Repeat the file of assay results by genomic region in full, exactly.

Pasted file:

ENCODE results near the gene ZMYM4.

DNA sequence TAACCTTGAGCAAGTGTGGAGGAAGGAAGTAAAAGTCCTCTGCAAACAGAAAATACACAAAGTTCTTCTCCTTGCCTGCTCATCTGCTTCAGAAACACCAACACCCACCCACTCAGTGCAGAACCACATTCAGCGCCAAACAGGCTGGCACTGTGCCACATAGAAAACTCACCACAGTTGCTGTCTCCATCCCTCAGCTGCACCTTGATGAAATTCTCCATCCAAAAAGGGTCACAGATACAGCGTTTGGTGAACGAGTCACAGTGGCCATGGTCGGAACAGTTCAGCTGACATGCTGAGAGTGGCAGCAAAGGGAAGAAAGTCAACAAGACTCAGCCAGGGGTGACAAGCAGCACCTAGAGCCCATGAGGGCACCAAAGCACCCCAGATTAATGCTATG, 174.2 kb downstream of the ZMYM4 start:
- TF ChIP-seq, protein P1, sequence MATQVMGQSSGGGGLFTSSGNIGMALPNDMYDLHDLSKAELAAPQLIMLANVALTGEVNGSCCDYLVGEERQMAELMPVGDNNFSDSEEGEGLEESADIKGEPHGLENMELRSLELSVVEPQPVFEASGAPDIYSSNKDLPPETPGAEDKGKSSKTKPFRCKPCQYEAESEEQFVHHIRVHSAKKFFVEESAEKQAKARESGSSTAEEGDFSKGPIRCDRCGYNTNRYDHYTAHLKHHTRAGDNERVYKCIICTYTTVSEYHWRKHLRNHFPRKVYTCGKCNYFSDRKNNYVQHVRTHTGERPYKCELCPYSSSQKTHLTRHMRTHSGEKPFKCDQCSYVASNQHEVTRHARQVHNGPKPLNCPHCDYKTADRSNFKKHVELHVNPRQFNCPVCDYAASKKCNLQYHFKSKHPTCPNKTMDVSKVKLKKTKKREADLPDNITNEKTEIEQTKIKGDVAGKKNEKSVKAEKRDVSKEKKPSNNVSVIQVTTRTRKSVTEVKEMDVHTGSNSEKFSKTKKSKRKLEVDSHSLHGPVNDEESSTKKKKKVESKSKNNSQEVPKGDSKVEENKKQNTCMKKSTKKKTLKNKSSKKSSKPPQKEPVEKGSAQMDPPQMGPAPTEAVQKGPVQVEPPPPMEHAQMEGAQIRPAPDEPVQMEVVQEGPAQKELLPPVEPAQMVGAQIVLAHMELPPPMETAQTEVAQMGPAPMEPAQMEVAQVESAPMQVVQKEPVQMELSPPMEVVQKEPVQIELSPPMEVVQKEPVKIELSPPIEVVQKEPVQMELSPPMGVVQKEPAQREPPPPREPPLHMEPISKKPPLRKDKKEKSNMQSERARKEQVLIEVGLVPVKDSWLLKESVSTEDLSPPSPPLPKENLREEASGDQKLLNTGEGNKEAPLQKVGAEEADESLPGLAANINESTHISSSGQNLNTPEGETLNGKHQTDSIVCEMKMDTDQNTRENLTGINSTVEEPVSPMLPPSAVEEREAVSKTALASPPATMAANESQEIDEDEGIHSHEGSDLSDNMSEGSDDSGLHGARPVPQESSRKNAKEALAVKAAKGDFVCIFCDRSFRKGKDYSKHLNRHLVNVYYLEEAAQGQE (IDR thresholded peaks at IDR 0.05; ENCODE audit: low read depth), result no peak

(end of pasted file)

ENCODE results near the gene ZMYM4.

DNA sequence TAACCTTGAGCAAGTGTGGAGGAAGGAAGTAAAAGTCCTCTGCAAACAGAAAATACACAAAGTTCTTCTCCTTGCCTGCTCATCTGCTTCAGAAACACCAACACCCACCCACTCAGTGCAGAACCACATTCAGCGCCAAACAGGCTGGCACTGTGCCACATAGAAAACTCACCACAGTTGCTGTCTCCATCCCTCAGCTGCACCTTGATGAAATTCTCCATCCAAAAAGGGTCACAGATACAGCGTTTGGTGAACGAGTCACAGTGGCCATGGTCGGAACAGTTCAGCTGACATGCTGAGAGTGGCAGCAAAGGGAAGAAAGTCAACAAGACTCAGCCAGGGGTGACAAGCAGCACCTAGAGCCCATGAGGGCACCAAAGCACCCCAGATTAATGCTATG, 174.2 kb downstream of the ZMYM4 start:
- TF ChIP-seq, protein P1, sequence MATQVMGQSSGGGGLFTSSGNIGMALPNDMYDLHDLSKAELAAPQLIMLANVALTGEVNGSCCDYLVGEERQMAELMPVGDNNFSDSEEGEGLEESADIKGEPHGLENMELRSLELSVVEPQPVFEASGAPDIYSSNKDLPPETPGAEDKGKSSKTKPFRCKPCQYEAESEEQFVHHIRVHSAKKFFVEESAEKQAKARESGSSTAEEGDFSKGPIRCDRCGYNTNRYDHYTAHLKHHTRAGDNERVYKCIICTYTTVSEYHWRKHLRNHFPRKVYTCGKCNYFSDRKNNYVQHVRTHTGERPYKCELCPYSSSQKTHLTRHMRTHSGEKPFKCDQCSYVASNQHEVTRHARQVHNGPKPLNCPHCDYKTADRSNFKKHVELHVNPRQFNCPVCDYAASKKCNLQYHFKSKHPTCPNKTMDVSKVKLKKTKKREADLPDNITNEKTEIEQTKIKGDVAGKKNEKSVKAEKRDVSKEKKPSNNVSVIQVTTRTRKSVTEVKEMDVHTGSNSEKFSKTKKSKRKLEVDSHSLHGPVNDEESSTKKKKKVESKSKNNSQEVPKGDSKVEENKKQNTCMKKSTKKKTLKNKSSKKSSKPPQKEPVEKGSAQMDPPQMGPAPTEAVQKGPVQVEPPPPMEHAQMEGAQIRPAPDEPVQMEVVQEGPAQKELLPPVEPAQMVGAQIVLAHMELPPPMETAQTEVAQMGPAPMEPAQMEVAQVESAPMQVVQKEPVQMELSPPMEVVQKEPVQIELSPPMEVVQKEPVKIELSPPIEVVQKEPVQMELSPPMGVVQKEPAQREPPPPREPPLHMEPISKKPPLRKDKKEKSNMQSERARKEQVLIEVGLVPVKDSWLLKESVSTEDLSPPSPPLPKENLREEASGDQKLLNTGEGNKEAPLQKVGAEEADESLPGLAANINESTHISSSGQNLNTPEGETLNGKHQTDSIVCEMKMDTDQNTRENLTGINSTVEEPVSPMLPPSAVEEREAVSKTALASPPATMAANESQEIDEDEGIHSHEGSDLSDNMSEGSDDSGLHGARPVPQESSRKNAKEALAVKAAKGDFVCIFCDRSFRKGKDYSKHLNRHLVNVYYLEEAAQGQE (IDR thresholded peaks at IDR 0.05; ENCODE audit: low read depth), result no peak